Dick Dodd 1945 – 2013
NOTE: Word came down this weekend that Standells drummer/vocalist (and former Mousketeer!) Dick Dodd had passed away at the age of 68 after a battle with cancer. The Standells were one of the great garage bands of the 60s and a huge influence on the 80s garage revival.
I’m reposting an article that originally ran here in 2009, and adding in a couple of other songs that have run in this space before (and one that hasn’t), all classics.
I hope you dig the sounds and raise a glass to the memory of a very groovy cat.
PS – Dig the Standells on ‘The Munsters’ (en Espanol!)
PSS – And in Riot On Sunset Strip
>>Originally Posted November, 2009
I hope all is well on your end as another week comes to a close.
The daylight savings time thing has come to an end, and this year (as opposed to all those in the past that I can still remember with any clarity) it doesn’t seem to be causing me any trouble. Usually I find my self dragging my ass around for at least a week as I pull myself into synch with the clock.
I’m putting this post up a little early since the fam and I are hitting the road for a couple of days of R&R.
The tune I bring you today has been a favorite since back in the garage revival days of yore. Back then, next to the Chocolate Watchband, the Standells loomed over the mid-60s like some kind of garage punk colossus, having created several anthemic tunes and having the added benefit of having recorded for a major label and having their moving image captured on film a number of times.
Though for most garage heads the go-to Standells numbers are ‘Sometimes Good Guys Don’t Wear White’ and the Nuggets-y ‘Dirty Water’, my faves by the LA combo have always been lesser known killers like ‘Why Did You Hurt Me’ and today’s selection, their ramped up cover of Don and the Goodtimes PNW classic ‘Little Sally Tease’.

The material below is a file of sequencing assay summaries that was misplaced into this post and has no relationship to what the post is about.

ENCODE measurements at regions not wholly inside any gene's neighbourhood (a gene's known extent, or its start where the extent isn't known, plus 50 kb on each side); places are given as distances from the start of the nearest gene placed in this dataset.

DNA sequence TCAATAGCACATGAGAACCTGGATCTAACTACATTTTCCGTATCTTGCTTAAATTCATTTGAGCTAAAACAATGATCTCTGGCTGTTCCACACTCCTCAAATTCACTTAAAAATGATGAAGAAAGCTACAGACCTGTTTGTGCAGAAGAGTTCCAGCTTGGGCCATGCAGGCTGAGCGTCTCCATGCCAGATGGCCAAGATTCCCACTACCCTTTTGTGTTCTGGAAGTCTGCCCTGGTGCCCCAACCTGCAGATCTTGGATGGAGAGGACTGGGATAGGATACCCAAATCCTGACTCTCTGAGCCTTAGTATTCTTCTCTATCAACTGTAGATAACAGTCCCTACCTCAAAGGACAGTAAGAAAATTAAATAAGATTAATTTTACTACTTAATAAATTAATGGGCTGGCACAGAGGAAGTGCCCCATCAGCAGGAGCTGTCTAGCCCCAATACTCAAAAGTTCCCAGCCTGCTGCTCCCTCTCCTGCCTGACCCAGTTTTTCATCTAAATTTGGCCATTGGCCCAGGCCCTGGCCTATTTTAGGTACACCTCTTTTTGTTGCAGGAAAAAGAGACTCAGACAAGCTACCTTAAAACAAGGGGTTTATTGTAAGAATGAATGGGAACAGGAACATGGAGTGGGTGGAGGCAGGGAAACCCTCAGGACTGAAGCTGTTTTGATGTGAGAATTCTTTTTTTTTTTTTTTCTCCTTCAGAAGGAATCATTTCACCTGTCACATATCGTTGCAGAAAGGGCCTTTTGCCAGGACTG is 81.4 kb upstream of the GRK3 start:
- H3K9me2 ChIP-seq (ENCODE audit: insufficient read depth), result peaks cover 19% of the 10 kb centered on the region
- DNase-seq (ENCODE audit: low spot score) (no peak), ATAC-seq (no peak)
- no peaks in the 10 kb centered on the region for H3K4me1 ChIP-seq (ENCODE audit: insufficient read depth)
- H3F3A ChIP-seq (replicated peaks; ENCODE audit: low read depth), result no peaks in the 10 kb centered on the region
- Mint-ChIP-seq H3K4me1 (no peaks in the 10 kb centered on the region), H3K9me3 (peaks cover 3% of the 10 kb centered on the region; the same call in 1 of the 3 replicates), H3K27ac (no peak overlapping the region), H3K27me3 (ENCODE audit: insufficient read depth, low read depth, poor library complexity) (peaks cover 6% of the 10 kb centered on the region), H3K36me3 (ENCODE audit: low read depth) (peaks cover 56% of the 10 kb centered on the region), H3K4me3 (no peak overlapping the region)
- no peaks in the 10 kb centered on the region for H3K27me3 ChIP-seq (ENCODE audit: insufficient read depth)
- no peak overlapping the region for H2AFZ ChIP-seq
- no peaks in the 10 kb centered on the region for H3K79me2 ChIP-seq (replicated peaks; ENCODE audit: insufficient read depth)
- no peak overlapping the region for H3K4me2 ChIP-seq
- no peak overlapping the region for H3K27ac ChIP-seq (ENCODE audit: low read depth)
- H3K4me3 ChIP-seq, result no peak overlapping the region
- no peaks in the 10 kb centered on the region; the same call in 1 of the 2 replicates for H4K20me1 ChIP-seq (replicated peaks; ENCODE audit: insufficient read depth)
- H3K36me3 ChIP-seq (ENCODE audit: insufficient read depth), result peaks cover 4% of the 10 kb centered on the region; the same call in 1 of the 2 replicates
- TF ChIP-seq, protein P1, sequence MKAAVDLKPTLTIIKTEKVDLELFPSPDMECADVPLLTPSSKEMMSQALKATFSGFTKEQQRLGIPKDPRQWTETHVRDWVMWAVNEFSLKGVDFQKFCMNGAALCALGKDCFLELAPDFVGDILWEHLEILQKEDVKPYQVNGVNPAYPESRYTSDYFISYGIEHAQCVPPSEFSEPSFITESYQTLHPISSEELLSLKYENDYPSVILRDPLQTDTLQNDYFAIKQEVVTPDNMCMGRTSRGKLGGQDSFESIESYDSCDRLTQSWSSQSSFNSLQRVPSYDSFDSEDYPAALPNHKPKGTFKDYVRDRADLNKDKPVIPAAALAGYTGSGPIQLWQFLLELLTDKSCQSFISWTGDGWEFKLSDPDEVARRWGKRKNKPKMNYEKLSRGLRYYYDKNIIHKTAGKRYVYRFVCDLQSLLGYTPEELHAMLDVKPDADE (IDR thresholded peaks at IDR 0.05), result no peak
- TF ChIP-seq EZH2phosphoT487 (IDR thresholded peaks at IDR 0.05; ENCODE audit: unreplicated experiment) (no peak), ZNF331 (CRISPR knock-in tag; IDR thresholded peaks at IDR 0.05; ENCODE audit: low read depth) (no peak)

Originally waxed by D&the GTs, then later covered by the Kingsmen, ‘Little Sally Tease’ is one of those stompers that seems as if it were created in the lab of a mop-topped mad scientist attempting to formulate the perfect garage punk record, having exhumed and stitched together pounding drums, throbbing combo organ, fuzz guitar and snotty adolescent girl trouble lyrics of the first order.
The original version of the song is no small potatoes, but the Standells took it into the studio and beat it like a rented mule until every single drop of snot and bad attitude was placed on display like a hood ornament on their own high powered muscle car. Things get off to a strong start with heavy bass and witch doctor drums, but it isn’t until the chorus, shredded guitar solo and combo organ workout that things reach a truly explosive climax.
‘Little Sally Tease’ is a cut on the 1966 LP ‘Dirty Water’ which may pack more garage punk power than any full length in the history of the genre. Alongside the title cut, ‘..Good Guys’, ‘Medication’, ‘Little Sally Tease’ and ‘Why Did You Hurt Me’, you also get slamming covers of ‘19th Nervous Breakdown’ and ‘Hey Joe’, as well as the cover photo of the Standells looking positively badass.
It’s just that heavy.
As your physician I recommend you get this on a CD (or patch the MP3 thingy into the car radio) and drive around with the stereo at full blast and the windows wide open. No sense in hiding the fact that you’re a fuzz addled freak from the rest of the neighborhood, is there? Hmmmm?
Dig it and I’ll see you all on Monday.